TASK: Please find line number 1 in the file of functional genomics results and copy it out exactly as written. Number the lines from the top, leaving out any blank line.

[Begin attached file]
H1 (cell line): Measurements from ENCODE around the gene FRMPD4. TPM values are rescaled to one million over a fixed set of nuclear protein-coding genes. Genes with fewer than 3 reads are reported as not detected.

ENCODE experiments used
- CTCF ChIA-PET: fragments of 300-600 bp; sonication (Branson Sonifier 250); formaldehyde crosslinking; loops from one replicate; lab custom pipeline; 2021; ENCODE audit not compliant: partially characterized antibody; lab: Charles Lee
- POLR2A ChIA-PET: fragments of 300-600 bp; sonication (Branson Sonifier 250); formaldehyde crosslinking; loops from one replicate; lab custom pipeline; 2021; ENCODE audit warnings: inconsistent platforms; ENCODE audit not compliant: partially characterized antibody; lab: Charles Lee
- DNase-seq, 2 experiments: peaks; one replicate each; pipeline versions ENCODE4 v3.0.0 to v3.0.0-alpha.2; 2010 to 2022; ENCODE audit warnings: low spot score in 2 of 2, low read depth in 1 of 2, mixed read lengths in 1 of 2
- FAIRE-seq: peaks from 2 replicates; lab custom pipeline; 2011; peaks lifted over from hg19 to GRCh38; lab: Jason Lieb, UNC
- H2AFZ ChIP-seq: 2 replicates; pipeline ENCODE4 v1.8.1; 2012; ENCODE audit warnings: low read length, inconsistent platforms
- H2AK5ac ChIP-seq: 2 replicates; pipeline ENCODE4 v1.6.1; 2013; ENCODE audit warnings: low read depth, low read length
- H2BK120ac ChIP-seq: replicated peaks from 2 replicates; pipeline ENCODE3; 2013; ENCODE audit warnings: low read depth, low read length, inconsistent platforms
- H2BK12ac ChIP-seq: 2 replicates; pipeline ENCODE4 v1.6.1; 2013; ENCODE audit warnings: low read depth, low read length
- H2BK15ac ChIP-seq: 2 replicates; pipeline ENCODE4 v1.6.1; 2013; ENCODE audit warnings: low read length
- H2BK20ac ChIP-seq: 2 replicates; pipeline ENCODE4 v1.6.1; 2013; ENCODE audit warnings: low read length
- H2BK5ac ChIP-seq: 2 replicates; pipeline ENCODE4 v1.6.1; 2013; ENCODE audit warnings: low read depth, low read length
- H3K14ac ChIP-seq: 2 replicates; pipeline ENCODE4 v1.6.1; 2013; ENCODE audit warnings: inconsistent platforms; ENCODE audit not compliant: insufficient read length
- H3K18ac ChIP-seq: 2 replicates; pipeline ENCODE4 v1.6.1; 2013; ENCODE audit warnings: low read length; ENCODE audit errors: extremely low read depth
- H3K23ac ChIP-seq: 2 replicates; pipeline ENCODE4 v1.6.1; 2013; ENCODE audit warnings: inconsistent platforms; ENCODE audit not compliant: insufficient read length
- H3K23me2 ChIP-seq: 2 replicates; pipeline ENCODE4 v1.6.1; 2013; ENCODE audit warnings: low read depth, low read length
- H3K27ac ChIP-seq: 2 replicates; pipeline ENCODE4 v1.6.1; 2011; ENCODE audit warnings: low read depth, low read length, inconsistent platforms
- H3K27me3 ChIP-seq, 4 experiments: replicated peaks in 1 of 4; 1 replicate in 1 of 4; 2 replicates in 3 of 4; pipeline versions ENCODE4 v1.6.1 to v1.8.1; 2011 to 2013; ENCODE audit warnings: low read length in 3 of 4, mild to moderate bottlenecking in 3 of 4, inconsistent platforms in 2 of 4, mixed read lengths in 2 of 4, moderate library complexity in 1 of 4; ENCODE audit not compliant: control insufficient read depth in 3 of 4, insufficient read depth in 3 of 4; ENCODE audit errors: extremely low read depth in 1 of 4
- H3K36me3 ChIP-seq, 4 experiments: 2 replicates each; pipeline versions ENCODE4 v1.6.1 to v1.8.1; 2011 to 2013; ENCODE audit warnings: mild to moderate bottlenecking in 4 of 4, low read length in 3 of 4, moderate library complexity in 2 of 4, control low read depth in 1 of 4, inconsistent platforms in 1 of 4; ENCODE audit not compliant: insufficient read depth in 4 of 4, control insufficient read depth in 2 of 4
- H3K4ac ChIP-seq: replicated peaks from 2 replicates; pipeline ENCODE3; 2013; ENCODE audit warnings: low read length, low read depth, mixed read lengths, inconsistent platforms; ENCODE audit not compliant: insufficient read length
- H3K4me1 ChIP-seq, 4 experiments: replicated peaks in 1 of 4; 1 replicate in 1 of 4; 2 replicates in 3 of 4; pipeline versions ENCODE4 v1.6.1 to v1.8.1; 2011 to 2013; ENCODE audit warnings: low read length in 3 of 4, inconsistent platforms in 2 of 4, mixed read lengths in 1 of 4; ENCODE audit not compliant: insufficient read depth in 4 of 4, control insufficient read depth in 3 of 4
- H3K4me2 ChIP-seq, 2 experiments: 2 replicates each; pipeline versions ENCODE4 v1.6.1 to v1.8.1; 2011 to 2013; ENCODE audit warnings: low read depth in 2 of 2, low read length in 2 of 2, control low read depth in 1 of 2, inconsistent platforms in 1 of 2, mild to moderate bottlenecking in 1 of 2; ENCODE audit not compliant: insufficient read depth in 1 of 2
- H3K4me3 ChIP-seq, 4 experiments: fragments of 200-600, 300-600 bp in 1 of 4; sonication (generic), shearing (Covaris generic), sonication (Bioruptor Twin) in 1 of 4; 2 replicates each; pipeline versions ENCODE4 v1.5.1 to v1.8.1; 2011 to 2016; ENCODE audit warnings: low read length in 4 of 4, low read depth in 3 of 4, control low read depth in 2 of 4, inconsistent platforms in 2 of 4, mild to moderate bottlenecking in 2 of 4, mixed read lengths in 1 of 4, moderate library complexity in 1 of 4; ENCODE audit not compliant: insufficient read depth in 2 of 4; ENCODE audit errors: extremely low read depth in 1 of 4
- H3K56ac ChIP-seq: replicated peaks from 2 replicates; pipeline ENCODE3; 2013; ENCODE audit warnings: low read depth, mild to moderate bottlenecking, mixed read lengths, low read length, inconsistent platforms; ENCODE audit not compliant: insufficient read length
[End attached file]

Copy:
H1 (cell line): Measurements from ENCODE around the gene FRMPD4. TPM values are rescaled to one million over a fixed set of nuclear protein-coding genes. Genes with fewer than 3 reads are reported as not detected.